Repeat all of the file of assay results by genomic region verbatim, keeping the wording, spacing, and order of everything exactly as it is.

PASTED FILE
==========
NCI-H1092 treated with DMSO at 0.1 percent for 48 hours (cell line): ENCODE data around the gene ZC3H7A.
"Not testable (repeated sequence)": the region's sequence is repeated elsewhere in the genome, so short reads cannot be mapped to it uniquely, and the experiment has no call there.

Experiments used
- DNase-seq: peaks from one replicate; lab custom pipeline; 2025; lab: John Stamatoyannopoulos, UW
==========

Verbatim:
NCI-H1092 treated with DMSO at 0.1 percent for 48 hours (cell line): ENCODE data around the gene ZC3H7A.
"Not testable (repeated sequence)": the region's sequence is repeated elsewhere in the genome, so short reads cannot be mapped to it uniquely, and the experiment has no call there.

Experiments used
- DNase-seq: peaks from one replicate; lab custom pipeline; 2025; lab: John Stamatoyannopoulos, UW